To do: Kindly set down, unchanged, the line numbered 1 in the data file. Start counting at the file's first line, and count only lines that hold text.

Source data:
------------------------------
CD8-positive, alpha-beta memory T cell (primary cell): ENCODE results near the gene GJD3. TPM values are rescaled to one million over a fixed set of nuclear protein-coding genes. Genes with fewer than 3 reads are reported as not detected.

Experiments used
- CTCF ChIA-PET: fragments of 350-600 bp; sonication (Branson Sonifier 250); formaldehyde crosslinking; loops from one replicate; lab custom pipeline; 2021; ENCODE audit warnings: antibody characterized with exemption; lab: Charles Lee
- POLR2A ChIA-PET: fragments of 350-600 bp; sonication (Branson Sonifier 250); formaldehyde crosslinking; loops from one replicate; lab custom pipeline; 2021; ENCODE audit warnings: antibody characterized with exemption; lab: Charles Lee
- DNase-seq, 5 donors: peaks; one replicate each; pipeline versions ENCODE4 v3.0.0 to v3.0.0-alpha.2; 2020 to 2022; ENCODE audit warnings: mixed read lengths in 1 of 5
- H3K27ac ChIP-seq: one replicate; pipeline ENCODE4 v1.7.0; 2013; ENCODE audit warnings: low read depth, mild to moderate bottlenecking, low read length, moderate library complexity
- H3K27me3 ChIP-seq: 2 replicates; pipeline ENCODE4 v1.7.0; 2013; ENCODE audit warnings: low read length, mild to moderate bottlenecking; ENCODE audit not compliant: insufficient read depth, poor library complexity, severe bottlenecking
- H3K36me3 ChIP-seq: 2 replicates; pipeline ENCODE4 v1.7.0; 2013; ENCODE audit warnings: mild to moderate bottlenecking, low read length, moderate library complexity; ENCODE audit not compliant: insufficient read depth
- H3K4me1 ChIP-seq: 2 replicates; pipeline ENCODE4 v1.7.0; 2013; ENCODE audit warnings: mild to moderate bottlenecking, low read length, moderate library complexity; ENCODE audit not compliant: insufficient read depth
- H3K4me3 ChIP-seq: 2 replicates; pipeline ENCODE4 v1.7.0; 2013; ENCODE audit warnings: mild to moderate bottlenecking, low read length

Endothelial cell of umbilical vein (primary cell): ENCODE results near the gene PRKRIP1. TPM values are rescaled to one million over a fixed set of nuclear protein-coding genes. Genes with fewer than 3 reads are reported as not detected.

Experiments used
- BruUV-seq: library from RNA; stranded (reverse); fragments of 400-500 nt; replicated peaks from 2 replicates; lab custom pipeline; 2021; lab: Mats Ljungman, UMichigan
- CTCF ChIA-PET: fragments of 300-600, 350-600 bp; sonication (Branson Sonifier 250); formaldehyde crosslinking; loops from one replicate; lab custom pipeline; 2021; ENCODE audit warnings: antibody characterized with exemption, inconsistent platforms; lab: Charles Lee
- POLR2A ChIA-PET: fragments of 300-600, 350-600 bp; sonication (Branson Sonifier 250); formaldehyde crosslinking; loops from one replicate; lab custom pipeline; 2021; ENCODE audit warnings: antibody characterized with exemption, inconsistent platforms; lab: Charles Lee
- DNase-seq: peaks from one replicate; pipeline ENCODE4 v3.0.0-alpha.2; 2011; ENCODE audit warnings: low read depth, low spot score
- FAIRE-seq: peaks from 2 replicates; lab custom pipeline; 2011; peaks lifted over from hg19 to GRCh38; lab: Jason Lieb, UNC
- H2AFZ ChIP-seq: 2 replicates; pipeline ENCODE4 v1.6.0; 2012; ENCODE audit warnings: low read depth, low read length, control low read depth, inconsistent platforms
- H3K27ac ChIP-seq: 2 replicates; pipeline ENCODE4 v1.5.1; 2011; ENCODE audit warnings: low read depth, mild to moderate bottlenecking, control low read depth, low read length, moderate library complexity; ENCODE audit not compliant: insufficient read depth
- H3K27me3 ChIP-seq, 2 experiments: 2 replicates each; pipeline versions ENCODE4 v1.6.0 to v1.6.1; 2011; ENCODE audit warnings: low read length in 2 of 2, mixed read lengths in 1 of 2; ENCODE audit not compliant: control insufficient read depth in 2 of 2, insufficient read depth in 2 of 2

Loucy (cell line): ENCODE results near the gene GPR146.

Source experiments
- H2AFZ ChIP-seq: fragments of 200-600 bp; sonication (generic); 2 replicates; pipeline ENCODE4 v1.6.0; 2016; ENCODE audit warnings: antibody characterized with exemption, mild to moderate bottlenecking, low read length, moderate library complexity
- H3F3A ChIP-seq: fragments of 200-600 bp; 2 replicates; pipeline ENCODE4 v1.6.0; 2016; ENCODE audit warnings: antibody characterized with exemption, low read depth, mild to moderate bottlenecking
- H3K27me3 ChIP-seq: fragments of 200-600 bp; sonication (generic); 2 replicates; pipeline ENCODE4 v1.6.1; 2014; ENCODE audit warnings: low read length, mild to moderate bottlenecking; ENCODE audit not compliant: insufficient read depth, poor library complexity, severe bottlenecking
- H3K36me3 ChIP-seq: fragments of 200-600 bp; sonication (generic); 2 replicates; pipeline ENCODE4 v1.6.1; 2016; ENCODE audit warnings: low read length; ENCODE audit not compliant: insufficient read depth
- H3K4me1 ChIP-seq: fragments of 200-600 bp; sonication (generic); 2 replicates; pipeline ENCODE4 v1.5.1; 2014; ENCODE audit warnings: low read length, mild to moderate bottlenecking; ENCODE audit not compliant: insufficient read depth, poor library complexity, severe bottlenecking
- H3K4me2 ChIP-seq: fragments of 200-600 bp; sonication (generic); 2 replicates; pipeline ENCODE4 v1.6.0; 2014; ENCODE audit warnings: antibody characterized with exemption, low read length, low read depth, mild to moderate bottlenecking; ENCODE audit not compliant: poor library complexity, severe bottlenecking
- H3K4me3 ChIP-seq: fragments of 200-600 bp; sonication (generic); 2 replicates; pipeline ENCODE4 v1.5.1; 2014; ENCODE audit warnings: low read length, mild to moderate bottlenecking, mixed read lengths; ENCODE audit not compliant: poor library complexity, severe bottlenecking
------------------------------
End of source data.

CD8-positive, alpha-beta memory T cell (primary cell): ENCODE results near the gene GJD3. TPM values are rescaled to one million over a fixed set of nuclear protein-coding genes. Genes with fewer than 3 reads are reported as not detected.